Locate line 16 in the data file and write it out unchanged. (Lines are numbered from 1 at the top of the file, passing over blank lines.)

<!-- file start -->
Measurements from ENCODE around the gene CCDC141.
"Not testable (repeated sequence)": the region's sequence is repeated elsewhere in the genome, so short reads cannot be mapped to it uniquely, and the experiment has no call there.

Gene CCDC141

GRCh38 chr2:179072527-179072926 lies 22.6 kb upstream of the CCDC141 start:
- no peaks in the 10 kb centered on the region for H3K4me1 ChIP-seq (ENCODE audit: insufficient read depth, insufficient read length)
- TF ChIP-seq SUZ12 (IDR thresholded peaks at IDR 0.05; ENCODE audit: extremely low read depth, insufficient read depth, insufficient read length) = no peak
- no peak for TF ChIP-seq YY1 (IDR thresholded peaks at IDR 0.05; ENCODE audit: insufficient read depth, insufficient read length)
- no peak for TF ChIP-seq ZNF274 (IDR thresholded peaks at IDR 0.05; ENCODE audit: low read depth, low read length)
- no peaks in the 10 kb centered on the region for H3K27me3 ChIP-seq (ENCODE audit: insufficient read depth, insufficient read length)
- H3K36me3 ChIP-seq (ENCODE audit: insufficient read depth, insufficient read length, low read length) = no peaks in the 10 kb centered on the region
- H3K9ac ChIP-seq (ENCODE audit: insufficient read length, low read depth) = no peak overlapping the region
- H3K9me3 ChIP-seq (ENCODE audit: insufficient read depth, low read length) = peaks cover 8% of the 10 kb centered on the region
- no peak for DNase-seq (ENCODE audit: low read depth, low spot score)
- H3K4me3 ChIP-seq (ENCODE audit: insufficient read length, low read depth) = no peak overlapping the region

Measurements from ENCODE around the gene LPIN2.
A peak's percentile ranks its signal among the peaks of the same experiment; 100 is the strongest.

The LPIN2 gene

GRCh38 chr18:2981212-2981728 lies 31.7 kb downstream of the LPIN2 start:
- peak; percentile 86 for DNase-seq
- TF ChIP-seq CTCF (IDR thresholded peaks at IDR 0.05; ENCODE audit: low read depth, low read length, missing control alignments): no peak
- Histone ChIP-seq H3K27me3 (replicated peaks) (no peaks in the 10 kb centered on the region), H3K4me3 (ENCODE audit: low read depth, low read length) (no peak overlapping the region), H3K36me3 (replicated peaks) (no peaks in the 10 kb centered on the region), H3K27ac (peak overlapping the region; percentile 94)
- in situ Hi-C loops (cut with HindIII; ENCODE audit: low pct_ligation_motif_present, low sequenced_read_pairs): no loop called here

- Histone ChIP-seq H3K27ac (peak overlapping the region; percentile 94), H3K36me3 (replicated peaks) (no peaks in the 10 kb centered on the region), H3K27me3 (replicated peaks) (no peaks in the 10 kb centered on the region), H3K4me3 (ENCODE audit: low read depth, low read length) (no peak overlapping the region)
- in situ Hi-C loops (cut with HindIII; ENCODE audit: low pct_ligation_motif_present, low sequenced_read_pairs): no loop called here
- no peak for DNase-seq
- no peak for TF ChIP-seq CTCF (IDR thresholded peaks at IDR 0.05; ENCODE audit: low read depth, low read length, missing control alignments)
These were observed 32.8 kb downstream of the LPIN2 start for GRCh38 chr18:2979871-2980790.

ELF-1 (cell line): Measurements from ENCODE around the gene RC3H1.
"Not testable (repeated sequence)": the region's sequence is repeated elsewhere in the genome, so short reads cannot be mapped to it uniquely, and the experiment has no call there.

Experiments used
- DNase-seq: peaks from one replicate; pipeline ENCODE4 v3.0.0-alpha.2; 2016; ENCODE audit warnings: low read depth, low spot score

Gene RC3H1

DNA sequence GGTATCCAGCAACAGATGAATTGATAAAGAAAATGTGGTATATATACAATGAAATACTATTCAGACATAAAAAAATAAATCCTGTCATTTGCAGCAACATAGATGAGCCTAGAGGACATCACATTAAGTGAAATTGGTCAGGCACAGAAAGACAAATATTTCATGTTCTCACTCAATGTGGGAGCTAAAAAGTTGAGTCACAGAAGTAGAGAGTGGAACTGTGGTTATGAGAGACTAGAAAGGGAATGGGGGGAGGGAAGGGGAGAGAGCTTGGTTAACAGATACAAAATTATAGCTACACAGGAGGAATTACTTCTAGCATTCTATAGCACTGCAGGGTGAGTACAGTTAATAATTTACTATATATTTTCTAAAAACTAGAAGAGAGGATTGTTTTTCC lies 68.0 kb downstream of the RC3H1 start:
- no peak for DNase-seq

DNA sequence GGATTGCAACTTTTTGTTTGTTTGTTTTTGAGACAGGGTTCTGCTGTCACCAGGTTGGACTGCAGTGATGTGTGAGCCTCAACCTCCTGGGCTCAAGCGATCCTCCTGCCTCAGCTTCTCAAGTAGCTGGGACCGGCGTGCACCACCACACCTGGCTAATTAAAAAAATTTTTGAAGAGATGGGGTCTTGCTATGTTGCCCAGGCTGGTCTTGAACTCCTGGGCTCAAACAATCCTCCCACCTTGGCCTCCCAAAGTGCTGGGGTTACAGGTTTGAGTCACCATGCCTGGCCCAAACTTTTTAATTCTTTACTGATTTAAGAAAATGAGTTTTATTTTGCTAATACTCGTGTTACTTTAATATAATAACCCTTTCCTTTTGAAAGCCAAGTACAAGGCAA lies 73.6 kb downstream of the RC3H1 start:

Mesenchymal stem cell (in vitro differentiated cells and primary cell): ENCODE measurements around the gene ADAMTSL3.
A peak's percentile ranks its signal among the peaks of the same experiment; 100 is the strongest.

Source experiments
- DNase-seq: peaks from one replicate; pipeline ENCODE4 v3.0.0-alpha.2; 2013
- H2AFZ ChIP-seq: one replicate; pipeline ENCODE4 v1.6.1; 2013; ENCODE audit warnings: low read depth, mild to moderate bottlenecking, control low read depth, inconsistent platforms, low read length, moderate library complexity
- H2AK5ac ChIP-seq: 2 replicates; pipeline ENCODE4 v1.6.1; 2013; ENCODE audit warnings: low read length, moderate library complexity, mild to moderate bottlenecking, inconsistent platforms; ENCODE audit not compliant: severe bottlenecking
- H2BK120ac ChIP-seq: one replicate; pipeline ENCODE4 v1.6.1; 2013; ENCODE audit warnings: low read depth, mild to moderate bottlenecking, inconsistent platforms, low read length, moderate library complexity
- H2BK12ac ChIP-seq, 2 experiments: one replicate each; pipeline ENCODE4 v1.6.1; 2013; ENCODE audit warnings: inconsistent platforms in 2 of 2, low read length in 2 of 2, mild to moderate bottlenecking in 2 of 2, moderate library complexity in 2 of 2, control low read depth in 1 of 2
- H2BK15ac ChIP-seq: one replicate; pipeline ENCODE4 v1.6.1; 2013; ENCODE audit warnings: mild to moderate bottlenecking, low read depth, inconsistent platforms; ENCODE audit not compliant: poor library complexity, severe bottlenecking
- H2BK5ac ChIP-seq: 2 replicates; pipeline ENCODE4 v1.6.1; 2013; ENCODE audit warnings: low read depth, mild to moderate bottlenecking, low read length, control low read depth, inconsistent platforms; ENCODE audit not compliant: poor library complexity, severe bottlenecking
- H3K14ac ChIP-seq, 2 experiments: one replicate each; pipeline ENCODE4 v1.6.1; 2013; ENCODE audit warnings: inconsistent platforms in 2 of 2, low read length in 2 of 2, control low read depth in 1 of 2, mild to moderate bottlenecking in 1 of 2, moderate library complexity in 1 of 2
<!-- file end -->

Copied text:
A peak's percentile ranks its signal among the peaks of the same experiment; 100 is the strongest.